The project is important not only in terms of reducing unemployment, but also in terms of "conquering high technology and connecting existing Istrian companies with renowned ones," he said.
Commenting on the statement by the president of the Pula branch of the Social Democratic Party (SDP), Livio Bolkovic, that it was dangerous to bring the Israeli military industry to Pula and that the Israeli investment was in fact aimed at building weapons factories and military aircraft, Jakovcic said that those were false claims which were misleading the public.
"This is an exclusively civilian project of constructing a plant for the transformation of passenger aircraft into cargo aeroplanes, which envisages the creation of several hundreds of new jobs and investments of around 30m euros," said Jakovcic.
He added that the project was endorsed by President Stipe Mesic and Vice-Premier Slavko Linic.

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Croatian, Bosnian power industries sign cooperation agreement

The CEO of the Croatian Power Supply Company (HEP), Ivo Covic, and the director general of the Bosnian Power Supply Company (EPBiH), Enver Kreso, signed a cooperation agreement in Sarajevo on 1st April, HINA News Agency has reported. The agreement stipulates the purchase of 5.22bn kilowatt-hours of electrical power produced in Bosnia, estimated at 150m euros. 
The two companies' officials also signed a protocol on business and technical cooperation along with some other protocols and agreements.
Due to a lack of its own primary energy sources, Croatia chose to invest into the construction of power supply facilities in other republics of the then Yugoslavia in the 1970s, especially those using coal. HEP financed the building of thermoelectric power plants in Kakanj and Tuzla in Bosnia.
Based on these investments, Croatia was to gain the right to power supply for 20-25 years, but the business arrangement was truncated due to the war.
The Croatian company is expected to sign an agreement with the Bosnian Serb power supply industry, which is currently managing the thermoelectric power plant in Gacko.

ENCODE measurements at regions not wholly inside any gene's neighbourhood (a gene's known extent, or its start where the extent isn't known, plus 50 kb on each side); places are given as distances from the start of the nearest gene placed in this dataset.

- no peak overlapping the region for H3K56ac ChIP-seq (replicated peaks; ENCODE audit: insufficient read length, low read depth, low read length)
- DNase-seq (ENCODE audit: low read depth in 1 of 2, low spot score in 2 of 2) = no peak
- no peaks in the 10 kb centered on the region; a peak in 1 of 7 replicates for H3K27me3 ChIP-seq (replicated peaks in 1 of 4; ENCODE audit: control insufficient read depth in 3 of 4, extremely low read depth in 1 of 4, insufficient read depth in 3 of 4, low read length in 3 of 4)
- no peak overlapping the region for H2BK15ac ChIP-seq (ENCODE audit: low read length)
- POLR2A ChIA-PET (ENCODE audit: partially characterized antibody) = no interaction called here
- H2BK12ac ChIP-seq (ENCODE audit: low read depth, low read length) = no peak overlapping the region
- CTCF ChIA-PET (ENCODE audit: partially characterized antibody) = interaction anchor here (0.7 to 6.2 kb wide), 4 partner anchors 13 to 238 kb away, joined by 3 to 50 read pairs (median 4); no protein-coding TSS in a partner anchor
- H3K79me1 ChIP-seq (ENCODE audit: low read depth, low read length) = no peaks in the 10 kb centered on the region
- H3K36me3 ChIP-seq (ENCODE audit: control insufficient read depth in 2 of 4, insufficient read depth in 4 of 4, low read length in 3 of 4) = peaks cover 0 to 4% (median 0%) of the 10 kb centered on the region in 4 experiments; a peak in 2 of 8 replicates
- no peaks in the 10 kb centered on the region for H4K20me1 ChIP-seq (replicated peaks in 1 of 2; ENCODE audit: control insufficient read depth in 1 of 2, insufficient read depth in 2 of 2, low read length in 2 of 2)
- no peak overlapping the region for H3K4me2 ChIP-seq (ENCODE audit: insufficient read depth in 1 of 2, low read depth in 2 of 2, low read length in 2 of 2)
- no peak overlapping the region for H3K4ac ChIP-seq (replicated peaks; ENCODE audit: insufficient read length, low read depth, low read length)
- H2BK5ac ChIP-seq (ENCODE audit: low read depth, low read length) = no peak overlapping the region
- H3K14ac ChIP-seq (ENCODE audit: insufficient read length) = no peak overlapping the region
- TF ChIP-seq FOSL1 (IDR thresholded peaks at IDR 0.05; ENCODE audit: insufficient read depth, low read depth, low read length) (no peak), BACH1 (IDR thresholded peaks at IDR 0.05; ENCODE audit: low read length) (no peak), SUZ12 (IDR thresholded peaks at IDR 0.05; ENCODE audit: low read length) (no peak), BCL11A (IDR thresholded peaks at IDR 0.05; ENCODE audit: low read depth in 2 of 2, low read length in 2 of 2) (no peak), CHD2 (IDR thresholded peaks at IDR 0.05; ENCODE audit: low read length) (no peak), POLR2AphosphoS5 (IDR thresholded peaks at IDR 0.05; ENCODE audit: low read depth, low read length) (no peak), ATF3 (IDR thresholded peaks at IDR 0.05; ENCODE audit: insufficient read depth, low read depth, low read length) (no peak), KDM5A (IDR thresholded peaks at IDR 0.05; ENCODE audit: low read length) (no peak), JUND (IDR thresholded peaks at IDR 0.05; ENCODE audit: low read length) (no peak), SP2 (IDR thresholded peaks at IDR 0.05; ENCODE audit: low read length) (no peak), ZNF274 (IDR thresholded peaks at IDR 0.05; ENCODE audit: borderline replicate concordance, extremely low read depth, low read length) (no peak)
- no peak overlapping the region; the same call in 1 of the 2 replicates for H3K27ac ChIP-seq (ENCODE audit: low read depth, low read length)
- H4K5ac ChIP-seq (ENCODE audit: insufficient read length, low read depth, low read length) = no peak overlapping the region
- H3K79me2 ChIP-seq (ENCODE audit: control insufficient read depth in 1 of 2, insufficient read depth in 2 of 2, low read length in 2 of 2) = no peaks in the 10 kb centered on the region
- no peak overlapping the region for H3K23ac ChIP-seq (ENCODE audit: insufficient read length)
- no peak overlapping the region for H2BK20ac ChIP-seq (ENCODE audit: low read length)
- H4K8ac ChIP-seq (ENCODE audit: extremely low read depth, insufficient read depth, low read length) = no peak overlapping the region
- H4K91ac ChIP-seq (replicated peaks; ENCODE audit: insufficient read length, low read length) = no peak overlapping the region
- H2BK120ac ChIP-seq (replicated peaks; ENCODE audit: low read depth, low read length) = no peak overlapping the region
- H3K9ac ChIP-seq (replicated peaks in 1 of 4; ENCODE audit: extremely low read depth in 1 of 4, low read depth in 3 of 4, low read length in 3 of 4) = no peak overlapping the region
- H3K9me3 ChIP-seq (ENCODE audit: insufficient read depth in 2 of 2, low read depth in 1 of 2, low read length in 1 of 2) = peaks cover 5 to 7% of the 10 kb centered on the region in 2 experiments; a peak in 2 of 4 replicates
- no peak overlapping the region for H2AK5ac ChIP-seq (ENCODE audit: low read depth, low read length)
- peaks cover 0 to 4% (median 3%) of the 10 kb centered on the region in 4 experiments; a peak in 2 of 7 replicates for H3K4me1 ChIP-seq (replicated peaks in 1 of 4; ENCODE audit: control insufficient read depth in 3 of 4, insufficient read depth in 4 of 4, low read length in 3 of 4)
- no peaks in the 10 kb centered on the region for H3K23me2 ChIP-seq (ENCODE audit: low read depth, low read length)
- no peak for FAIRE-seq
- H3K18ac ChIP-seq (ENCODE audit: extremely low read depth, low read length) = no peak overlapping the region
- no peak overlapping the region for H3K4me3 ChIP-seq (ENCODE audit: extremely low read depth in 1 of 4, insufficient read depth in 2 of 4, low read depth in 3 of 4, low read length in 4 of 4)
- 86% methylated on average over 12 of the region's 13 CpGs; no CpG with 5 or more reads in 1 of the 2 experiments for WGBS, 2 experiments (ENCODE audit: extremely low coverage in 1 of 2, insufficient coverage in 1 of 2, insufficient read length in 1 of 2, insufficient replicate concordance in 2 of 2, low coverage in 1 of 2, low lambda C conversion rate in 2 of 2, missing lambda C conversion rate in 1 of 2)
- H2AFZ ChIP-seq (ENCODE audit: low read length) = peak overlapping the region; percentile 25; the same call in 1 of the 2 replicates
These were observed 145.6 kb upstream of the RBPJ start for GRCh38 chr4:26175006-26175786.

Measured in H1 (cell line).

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Croatian deputy premier says 18bn kuna to be invested in public companies

A score of public companies are this year planning to invest a total of 18bn kuna (2.33bn euros), of which 85 per cent could be realized by domestic producers and concessionaires, Croatian Vice-Premier Slavko Linic said on 31st March, HINA News Agency has reported.
In the past three years the government managed to consolidate public companies, secure their profitable work and strengthen their investment activity, said Linic.
According to available data, some 20 public companies have in the last three years increased profits by about 5.5bn kuna - from 43.3bn in 2000 to 48.7bn in 2002 - while expenses grew more slowly, from 44.3bn in 2000 to 45.2bn kuna in 2003.
While companies wrapped up the year 2000 with about a billion kuna higher loss than profit, the 2002 year ended with profits of 3.4bn kuna after covering losses. The overall gross earnings of the companies in 2002 amounted to 3.8bn kuna, while overall loss totalled 388m kuna.
The highest gross income last year was made by the Croatian Telecom (HT) with 2.3bn kuna, INA oil company with 854m kuna and Plinacro with 181m kuna.
Croatian Railways (HZ) marked the highest loss of 227m kuna because of indebtedness for investments into infrastructure, said Linic.
The official said that with the government's direct influence through ministers in supervisory committees of public companies, they had managed to consolidate. He dismissed the possibility of ministers continuing to be members of supervisory committees pursuant to a bill on preventing a conflict of interest, which is being prepared.